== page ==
So, healthcare in the premedical, preservative era was preventative, practiced in the home by housewives and mothers. In industrial times, city planners became important, introducing water systems which improved sanitation. Then followed widespread use of antibiotics, the magic bullet of the 20th century. These two revolutions have contributed to the increase in our lifespan over the last 100 years.
“…over indulgence and a preference for moving as little as possible have impacts for healthcare”
But all medicine has side effects. The preservative era has left us with hangovers which we are still feeling today; over indulgence and a preference for moving as little as possible have impacts for healthcare. Emerging evidence that antibiotics have changed the microbes in our guts, with effects on a wide range of chronic conditions, suggests that even our medicines can leave us with new problems. These hangovers have particular relevance now that we are living much longer, and evidence suggests that these fractors are driving unhealthy ageing.
The second era of medicine: diagnostic
The healthcare service we have today has been built on the second era of medicine. I call this the era of the “unifying diagnosis”. This has been an era where we have honed the classification, diagnosis and treatment of specific diseases.
The massive advances in medicine have targeted single diseases or conditions and have been hugely successful in preventing and treating these diseases. The hospital has, for the most part been the central hub, and scientists, doctors and nurses have put the medicine into practice and the more specialised and focused the better.
These two eras of medicine – the preservative and the unifying diagnosis – have led to an increase in life expectancy, which has rocketed especially in the last 150 years. The slightly less good news, however, is that the average man now spends 16 years at the end of his life with functional limitation, and the average woman 19 years!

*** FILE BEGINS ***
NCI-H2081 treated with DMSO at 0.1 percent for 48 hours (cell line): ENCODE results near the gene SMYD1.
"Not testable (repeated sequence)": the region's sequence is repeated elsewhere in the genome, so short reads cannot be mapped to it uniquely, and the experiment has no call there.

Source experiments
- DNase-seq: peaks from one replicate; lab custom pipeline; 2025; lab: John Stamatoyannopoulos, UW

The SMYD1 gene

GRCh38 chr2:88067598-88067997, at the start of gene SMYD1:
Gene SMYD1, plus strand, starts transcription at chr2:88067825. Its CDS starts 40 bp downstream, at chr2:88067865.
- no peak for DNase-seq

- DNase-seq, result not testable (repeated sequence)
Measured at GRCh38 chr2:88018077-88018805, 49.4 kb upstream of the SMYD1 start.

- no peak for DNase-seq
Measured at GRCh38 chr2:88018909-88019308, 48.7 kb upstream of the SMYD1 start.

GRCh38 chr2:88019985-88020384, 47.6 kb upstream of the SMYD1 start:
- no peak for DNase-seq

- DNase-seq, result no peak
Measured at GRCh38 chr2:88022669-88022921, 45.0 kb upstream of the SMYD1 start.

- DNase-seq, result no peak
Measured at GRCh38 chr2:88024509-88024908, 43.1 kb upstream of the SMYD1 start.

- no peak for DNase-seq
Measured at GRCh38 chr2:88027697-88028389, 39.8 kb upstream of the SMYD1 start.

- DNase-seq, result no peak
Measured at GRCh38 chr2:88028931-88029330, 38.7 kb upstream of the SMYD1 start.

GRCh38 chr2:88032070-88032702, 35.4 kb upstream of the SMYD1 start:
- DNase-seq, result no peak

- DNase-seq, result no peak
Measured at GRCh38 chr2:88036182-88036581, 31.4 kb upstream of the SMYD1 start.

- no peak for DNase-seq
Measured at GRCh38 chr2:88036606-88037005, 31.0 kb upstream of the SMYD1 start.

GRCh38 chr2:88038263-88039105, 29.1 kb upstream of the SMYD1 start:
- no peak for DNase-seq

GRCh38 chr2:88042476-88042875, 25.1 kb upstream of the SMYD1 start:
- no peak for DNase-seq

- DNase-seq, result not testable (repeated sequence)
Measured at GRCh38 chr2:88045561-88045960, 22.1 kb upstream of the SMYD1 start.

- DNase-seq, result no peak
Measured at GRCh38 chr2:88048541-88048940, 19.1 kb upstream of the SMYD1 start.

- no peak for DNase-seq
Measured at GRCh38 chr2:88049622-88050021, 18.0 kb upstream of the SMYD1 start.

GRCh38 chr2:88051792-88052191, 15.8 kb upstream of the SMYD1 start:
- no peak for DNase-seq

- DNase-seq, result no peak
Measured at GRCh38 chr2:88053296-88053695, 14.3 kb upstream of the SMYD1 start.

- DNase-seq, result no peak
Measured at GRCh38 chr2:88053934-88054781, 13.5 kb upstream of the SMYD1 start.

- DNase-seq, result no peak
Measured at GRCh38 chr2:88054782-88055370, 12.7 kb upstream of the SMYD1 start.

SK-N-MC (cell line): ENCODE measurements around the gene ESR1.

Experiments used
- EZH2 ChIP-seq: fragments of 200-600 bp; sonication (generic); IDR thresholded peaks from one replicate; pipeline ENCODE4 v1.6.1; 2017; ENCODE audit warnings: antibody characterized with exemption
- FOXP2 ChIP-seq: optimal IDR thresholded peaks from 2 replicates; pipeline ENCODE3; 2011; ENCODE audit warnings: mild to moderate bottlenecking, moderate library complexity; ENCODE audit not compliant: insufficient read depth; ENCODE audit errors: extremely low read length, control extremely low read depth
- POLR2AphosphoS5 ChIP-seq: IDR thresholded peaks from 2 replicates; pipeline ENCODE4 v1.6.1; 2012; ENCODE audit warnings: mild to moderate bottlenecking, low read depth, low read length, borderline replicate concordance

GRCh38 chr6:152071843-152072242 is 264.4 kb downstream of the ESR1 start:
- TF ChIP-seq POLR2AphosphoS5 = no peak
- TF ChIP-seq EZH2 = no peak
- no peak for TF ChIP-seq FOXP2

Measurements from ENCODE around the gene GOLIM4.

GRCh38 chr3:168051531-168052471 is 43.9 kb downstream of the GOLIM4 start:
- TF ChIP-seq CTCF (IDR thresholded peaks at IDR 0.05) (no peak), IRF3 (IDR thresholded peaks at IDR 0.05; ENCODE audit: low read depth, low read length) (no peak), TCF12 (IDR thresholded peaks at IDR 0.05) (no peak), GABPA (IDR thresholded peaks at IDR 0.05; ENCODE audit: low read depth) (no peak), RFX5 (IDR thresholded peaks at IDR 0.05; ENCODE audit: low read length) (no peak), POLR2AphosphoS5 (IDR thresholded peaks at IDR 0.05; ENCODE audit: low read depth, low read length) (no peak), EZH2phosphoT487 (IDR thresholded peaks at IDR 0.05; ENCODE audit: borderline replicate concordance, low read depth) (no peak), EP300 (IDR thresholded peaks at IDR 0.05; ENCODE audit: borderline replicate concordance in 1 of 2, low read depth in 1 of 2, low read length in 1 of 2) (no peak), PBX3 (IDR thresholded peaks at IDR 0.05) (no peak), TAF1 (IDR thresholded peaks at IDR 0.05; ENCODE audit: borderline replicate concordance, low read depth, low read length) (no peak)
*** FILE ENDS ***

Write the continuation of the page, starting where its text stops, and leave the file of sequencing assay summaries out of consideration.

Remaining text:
This means that sort of medicine costing the most, and with the biggest burden within our services has now changed. The main users of healthcare have also changed. The biggest burden of ill health is now shouldered by the oldest among us, and these people are not well served by the “unifying diagnotic” model.
“The biggest burden of ill health is now shouldered by the oldest among us, and these people are not well served by the [current] medical model”
The unsolved problem we are now facing has been called many names, most of them problematic: frailty, multimorbidity, Geriatric Giants. One thing is for sure, it’s no longer about ‘diagnosed cases’ and ‘controls’, but more about sliding scales with age. I particularly like the word “homeostenosis”.
Many of us are familiar with homeostasis – the ability to keep things in balance. Homeostenosis on the other hand is gradual reduction in the ability to keep things in balance, to the point where equilibrium is disturbed and the ability to function is lost. This process happens on multiple levels – physiologically, psychologically and socially.